Skip to main content

Eat better; live healthier

The traditional Native American diet had a lot of things going for it. For example, it included beans, peas, lentils – foods that contain dietary fiber, folic acid, isoflavones, and other compounds that have been shown to reduce cancer risk. Dark green leafy vegetables and deep yellow vegetables such as squash were staples of the traditional Native diet – and those foods are high in carotenoids and antioxidants, which contain cancer preventive properties. It was a healthy, plant-based diet.

And that kind of wisdom makes sense today. The American Cancer Society recommends eating five or more servings of fruit and vegetables each day to help prevent cancer. These foods contain important vitamins, minerals, antioxidants, and – added bonus – are usually low in calories. As a general rule, foods with the most color – deep green, yellow, red and orange – have the most nutrients.

As for meat and dairy, the society recommends limiting high-fat foods to two or three servings a day. Remember, a single serving of meat is only about the size of a deck of cards. It seems like we’re programmed to eat huge meals and lots of treats during the holidays.

You can still eat everything you like – just in moderation. For example, limit that holiday ham, but enjoy your grandma’s famous turkey or other white meat. And exercising regularly is key to preventing cancer and will also help offset holiday eating.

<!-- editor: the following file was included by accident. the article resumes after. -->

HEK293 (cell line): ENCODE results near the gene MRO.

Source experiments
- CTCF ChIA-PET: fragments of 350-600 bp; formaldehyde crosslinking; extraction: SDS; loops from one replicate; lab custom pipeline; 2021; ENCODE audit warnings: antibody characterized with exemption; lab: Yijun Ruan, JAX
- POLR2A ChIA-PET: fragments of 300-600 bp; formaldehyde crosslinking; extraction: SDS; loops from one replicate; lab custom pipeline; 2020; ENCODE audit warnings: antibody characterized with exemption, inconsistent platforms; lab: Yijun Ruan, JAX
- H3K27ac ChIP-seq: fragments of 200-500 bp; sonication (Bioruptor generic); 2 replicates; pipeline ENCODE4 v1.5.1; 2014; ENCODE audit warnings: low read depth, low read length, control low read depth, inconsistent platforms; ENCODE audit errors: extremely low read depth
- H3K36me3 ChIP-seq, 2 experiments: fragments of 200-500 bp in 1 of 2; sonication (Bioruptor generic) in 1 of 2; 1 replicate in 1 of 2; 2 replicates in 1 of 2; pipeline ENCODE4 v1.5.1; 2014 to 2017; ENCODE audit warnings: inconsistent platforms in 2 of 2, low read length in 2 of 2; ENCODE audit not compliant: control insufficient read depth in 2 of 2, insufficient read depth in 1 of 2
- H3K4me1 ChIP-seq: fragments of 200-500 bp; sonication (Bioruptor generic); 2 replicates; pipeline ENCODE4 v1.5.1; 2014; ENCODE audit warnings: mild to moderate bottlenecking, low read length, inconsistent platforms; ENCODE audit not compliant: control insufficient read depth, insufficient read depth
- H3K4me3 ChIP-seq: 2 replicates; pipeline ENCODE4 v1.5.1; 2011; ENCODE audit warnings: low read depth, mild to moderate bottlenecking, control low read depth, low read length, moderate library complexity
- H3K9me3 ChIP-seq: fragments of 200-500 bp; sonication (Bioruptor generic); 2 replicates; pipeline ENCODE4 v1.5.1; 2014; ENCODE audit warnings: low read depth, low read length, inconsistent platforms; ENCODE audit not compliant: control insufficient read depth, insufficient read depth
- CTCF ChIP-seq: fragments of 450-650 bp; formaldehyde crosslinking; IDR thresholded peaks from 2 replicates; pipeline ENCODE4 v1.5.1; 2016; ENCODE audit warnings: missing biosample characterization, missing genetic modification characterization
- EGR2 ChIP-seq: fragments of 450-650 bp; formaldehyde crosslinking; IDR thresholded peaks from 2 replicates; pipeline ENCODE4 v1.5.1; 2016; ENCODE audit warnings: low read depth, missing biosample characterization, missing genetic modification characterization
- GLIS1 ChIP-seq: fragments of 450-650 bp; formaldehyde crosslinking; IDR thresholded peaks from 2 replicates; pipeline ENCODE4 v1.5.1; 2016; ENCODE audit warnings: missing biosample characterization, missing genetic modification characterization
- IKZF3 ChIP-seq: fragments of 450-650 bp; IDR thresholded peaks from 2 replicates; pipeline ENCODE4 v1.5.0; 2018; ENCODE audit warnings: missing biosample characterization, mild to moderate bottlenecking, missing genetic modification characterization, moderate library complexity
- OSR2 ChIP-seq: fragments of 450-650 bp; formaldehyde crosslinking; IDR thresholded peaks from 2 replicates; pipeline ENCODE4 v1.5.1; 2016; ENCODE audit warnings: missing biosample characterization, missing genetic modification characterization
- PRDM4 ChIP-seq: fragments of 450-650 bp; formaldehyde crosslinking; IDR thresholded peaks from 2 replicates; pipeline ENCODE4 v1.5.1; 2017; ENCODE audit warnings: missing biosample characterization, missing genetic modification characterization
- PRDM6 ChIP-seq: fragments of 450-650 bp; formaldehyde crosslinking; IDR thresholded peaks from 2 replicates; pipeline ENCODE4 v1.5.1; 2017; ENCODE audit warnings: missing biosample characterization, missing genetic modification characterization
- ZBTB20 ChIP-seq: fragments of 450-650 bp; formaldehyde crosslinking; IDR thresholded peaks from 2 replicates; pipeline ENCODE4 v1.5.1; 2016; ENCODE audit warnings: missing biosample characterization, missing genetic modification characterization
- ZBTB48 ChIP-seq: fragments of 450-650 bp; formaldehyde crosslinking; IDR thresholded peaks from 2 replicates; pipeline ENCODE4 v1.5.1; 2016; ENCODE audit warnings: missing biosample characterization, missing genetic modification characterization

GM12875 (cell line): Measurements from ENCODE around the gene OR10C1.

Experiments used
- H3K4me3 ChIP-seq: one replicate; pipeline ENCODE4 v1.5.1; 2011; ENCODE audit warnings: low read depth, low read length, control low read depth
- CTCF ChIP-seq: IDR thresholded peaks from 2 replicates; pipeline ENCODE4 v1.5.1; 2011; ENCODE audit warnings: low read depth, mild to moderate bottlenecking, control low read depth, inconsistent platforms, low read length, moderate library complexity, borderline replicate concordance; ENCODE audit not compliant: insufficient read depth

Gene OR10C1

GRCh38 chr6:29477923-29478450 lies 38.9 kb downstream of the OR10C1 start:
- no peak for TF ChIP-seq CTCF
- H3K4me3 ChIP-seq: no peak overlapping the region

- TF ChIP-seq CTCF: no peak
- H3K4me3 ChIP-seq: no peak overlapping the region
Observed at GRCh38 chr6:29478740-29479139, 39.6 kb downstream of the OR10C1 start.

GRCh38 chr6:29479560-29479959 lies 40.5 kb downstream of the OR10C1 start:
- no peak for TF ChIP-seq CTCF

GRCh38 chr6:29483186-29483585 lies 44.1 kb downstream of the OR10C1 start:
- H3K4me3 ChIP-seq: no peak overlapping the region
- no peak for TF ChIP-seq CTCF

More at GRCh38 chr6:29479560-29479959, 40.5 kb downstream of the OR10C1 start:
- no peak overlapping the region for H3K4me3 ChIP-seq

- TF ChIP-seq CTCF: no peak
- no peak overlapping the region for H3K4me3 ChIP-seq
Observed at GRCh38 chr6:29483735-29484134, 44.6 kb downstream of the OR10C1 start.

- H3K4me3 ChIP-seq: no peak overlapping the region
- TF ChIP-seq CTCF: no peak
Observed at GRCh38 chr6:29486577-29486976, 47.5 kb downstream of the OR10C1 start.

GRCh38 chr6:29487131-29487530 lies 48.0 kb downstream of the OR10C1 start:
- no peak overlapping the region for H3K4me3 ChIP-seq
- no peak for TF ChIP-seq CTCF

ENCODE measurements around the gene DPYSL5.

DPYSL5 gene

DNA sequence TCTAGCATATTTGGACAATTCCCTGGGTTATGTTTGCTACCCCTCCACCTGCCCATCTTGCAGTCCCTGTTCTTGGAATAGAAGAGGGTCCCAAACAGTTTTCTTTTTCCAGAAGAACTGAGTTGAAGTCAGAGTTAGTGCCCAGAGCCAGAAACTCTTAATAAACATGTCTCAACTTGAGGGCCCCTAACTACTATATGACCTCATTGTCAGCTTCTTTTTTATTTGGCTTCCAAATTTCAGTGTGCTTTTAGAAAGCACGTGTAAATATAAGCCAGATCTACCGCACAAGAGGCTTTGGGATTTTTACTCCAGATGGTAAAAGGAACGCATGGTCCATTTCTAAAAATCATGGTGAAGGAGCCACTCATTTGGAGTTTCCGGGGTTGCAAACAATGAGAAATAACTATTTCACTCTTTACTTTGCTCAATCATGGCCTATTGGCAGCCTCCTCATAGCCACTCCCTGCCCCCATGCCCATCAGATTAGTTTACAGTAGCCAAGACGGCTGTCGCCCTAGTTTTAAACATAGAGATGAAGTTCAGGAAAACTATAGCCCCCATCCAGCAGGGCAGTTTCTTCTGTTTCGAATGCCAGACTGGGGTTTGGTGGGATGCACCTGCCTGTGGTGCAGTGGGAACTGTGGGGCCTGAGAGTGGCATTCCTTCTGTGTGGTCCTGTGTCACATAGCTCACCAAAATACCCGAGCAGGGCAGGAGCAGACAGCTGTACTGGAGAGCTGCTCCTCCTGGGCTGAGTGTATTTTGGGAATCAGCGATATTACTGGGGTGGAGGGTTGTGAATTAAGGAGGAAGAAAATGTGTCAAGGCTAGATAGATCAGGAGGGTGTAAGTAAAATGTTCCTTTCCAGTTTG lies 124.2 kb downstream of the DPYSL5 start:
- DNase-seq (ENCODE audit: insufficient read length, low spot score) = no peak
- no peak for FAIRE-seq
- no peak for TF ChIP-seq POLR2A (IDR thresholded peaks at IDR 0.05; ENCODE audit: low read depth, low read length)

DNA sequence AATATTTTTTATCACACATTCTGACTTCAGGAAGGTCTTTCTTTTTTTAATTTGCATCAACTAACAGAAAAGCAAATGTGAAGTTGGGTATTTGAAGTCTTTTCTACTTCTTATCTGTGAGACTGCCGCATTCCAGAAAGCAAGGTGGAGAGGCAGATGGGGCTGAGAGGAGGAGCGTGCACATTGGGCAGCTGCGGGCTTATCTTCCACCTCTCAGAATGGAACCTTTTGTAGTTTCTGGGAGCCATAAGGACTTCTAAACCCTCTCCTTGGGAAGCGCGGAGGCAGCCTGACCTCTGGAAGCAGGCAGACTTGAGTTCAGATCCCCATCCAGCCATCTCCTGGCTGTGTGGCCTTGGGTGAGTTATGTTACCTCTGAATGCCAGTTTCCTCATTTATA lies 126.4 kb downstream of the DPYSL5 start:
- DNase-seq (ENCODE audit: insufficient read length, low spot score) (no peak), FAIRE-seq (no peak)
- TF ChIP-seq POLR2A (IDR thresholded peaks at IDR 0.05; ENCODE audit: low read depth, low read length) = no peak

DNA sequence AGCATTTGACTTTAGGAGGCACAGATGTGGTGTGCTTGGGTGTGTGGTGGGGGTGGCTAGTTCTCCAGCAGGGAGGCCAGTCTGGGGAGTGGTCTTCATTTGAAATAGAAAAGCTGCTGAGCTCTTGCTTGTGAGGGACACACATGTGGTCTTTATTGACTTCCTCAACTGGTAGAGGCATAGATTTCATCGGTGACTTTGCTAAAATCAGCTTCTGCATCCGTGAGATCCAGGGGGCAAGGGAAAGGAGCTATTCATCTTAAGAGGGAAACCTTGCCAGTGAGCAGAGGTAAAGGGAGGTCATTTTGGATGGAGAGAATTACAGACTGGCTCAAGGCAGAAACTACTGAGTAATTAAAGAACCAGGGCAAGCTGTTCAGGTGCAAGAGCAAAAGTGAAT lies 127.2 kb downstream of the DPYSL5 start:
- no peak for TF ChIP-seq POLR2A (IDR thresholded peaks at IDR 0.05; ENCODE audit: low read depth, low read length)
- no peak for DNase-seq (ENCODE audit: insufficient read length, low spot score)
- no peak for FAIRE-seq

Special tip to get you through holiday gatherings: Limit the alcohol – it packs on the calories.

If you’re always on the go during the holidays, there are many healthy snacks you can try. Fill a baggie with dry cereal, dry roasted peanuts, and raisins. Take along boxed low-fat milk and orange juice. A handful of raisins and six oz. of juice provide two servings of fruit – a good start toward that goal of at least five fruits or veggies a day. For a meal on the go, make a dinner wrap using a low-fat tortilla. Fill with low-fat deli meats and cheeses, sliced tomatoes, lettuce, sprouts, roasted red peppers, black beans, garbanzo beans, and/or leftover grilled chicken. To flavor and hold a vegetarian wrap together, thinly spread low-fat cream cheese or hummus on the tortilla, or add a small amount of low-fat ranch or blue-cheese salad dressing. It’s a delicious and nutritious way to eat on the go instead of pulling through a fast food restaurant.

An ACS survey found that Americans are dangerously unaware of the link between being overweight and cancer risk. We found that while most people know there’s a connection between obesity and heart disease, only 1 in 10 recognize the link to cancer. And being overweight is a risk factor for many kinds of cancer. The challenge is to be smart about food choices – eat healthy foods, watch portion size, especially those foods high in fats, sugar or calories. Our message is moderation, not deprivation.

We’ve added lots of interactive tools to the Web site, to help people control weight and learn healthy habits in nutrition and exercise. You can calculate your body mass index (BMI) to determine whether you are at a healthy weight. There’s a healthy eating quiz, a personal trainer on video, a calorie counter, and great healthy recipes. For more tips to keep your waistline in check, visit the ACS online.

So eat your way to health this season, and happy holidays, from the ACS.